4. Create and edit panoramic images
    5. Warp images, shapes, and paths
    6. Vanishing Point
    7. Use the Liquify filter
    8. Content-aware scaling
    9. Transform images, shapes, and paths
    10. Warp
    11. Transform
    12. Panorama
  16. Drawing and painting
    1. Paint symmetrical patterns
    2. Draw rectangles and modify stroke options
    3. About drawing
    4. Draw and edit shapes
    5. Painting tools
    6. Create and modify brushes
    7. Blending modes
    8. Add color to paths
    9. Edit paths
    10. Paint with the Mixer Brush
    11. Brush presets
    12. Gradients
    13. Gradient interpolation
    14. Fill and stroke selections, layers, and paths
    15. Draw with the Pen tools
    16. Create patterns
    17. Generate a pattern using the Pattern Maker
    18. Manage paths
    19. Manage pattern libraries and presets
    20. Draw or paint with a graphics tablet
    21. Create textured brushes
    22. Add dynamic elements to brushes
    23. Gradient
    24. Paint stylized strokes with the Art History Brush
    25. Paint with a pattern
    26. Sync presets on multiple devices
  17. Text
    1. Add and edit the text
    2. Unified Text Engine
    3. Work with OpenType SVG fonts
    4. Format characters
    5. Format paragraphs
    6. How to create type effects
    7. Edit text
    8. Line and character spacing
    9. Arabic and Hebrew type
    10. Fonts
    11. Troubleshoot fonts
    12. Asian type
    13. Create type
    14. Text Engine error using Type tool in Photoshop | Windows 8
  18. Video and animation
    1. Video editing in Photoshop
    2. Edit video and animation layers
    3. Video and animation overview
    4. Preview video and animations
    5. Paint frames in video layers
    6. Import video files and image sequences
    7. Create frame animations
    8. Creative Cloud 3D Animation (Preview)
    9. Create timeline animations
    10. Create images for video
  19. Filters and effects
    1. Use the Liquify filter
    2. Use the Blur Gallery
    3. Filter basics
    4. Filter effects reference
    5. Add Lighting Effects
    6. Use the Adaptive Wide Angle filter
    7. Use the Oil Paint filter
    8. Layer effects and styles
    9. Apply specific filters
    10. Smudge image areas
  20. Saving and exporting
    1. Save your files in Photoshop
    2. Export your files in Photoshop
    3. Supported file formats
    4. Save files in graphics formats
    5. Move designs between Photoshop and Illustrator
    6. Save and export video and animations
    7. Save PDF files
    8. Digimarc copyright protection
  21. Printing
    1. Print 3D objects
    2. Print from Photoshop
    3. Print with color management
    4. Contact Sheets and PDF Presentations
    5. Print photos in a picture package layout
    6. Print spot colors
    7. Duotones
    8. Print images to a commercial printing press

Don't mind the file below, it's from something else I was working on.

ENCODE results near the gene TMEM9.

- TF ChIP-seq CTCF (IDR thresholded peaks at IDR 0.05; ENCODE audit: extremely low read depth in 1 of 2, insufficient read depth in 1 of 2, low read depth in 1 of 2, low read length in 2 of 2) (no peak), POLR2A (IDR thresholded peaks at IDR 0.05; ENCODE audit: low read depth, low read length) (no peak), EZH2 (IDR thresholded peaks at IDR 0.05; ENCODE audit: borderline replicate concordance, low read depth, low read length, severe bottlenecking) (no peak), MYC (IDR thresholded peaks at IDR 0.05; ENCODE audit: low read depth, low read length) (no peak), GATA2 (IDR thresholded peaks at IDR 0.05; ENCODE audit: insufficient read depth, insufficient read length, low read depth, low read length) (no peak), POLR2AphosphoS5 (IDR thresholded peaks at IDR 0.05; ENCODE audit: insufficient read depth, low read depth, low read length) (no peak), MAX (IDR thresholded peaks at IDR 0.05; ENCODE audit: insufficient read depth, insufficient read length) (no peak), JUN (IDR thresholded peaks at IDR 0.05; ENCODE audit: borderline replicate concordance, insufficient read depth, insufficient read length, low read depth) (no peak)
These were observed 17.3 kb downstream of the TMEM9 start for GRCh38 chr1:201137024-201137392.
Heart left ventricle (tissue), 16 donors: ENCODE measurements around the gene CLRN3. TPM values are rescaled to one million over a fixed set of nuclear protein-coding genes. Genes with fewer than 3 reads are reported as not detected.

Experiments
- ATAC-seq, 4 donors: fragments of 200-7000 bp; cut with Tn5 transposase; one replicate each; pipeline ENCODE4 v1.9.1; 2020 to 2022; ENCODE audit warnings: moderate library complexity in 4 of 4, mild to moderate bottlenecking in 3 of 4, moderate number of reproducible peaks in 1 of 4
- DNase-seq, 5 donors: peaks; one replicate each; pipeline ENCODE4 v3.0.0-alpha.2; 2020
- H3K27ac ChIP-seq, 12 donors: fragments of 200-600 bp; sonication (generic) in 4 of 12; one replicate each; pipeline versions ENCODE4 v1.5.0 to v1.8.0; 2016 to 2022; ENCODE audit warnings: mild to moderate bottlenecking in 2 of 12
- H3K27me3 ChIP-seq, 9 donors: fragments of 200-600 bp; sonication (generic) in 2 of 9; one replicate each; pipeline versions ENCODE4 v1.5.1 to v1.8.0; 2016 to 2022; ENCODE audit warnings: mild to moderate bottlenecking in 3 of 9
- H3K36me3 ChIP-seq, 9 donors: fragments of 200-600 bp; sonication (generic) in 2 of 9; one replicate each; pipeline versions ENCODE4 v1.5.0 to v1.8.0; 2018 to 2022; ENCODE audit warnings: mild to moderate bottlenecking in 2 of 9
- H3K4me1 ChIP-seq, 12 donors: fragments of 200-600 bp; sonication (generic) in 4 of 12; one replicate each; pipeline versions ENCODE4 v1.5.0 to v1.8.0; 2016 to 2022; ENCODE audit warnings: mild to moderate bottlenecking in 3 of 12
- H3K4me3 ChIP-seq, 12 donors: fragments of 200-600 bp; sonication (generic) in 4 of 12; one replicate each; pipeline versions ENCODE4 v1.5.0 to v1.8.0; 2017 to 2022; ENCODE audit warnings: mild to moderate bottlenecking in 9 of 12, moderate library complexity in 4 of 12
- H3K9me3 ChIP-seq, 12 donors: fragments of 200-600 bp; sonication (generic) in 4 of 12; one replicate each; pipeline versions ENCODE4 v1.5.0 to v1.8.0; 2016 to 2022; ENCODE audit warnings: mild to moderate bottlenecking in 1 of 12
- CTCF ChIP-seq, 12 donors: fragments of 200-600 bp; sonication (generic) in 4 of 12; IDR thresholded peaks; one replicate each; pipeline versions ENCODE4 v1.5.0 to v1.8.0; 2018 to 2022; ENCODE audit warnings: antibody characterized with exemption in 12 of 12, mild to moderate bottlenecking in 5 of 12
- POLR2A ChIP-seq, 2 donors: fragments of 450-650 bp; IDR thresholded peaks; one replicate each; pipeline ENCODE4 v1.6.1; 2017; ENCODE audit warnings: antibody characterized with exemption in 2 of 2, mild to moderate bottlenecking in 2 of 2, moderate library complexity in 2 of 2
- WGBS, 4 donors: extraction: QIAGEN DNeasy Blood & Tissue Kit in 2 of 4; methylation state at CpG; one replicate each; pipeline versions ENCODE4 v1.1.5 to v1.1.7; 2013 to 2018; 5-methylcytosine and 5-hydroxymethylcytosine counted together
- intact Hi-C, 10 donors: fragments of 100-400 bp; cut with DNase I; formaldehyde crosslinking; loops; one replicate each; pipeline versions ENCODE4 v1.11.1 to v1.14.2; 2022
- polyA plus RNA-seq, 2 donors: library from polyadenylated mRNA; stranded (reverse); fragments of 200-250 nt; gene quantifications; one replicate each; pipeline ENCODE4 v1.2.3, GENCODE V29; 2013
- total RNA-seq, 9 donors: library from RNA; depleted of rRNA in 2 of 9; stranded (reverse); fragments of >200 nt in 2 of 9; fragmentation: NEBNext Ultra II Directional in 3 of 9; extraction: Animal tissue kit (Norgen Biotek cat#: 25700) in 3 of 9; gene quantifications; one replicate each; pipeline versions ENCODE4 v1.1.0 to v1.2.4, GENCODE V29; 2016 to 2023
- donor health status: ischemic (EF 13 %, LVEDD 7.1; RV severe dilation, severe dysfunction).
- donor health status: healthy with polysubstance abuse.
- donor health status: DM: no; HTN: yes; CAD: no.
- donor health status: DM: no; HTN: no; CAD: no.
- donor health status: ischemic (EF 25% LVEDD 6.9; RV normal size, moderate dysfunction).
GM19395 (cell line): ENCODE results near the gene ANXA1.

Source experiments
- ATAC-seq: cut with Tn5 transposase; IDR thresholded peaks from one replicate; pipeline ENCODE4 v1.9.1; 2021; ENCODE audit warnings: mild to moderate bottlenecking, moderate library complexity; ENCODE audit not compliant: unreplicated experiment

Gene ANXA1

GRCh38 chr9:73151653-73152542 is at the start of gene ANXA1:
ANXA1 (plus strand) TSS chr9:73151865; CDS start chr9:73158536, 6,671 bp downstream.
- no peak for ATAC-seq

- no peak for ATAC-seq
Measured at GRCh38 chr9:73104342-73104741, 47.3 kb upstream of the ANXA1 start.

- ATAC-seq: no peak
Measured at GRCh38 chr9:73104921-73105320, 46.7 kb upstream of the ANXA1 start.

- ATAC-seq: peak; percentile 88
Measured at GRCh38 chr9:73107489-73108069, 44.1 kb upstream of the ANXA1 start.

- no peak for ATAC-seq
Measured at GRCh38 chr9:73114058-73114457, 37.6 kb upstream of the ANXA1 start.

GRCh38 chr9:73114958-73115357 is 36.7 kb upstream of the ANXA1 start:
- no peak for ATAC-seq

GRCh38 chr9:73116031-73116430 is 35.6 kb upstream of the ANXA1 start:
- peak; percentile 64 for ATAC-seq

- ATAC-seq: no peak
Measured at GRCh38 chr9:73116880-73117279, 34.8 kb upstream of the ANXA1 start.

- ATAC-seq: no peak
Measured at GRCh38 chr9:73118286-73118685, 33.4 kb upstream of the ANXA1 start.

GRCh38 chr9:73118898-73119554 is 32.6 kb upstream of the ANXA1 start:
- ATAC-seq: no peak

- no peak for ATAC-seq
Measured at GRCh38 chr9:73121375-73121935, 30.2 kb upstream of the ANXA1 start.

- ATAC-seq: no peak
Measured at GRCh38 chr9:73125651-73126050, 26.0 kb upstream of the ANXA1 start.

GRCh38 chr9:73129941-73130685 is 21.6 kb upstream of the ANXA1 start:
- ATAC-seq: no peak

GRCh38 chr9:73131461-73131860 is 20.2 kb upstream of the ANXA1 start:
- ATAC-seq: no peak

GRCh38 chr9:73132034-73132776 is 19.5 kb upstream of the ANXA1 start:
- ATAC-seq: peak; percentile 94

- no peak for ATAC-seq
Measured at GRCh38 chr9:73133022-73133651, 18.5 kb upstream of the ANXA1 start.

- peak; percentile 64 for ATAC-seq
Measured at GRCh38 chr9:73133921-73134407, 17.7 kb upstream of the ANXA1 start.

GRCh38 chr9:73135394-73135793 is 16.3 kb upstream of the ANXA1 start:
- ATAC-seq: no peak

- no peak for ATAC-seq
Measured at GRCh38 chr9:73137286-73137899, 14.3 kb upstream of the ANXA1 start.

9. Improve color prints from Photoshop
    10. Troubleshoot printing problems | Photoshop
  22. Automation
    1. Creating actions
    2. Create data-driven graphics
    3. Scripting
    4. Process a batch of files
    5. Play and manage actions
    6. Add conditional actions
    7. About actions and the Actions panel
    8. Record tools in actions
    9. Add a conditional mode change to an action
    10. Photoshop UI toolkit for plug-ins and scripts
  23. Color Management
    1. Understanding color management
    2. Keeping colors consistent
    3. Color settings
    4. Work with color profiles
    5. Color-managing documents for online viewing
    6. Color-managing documents when printing
    7. Color-managing imported images
    8. Proofing colors
  24. Content authenticity
    1. Learn about content credentials
    2. Identity and provenance for NFTs
    3. Connect accounts for creative attribution
  25. 3D and technical imaging
    1. Photoshop 3D | Common questions around discontinued 3D features
    2. Creative Cloud 3D Animation (Preview)
    3. Print 3D objects
    4. 3D painting
    5. 3D panel enhancements | Photoshop
    6. Essential 3D concepts and tools
    7. 3D rendering and saving
    8. Create 3D objects and animations
    9. Image stacks
    10. 3D workflow
    11. Measurement
    12. DICOM files
    13. Photoshop and MATLAB
    14. Count objects in an image
    15. Combine and convert 3D objects
    16. 3D texture editing
    17. Adjust HDR exposure and toning
    18. 3D panel settings

  Discontinuation of 3D features in Photoshop

Photoshop’s 3D features will be removed in future updates. Users working with 3D are encouraged to explore Adobe’s new Substance 3D collection, which represents the next generation of 3D tools from Adobe. Additional details on the discontinuation of Photoshop’s 3D features can be found here: Photoshop 3D | Common questions on discontinued 3D features.


In Photoshop CS6, 3D functionality was part of Photoshop Extended. All features in Photoshop Extended are part of Photoshop. Photoshop does not have a separate Extended offering.

3D Mesh settings

Each mesh in the 3D model appears on a separate line in the top section of the 3D panel. Select a mesh to access mesh settings and information in the lower section of the 3D panel.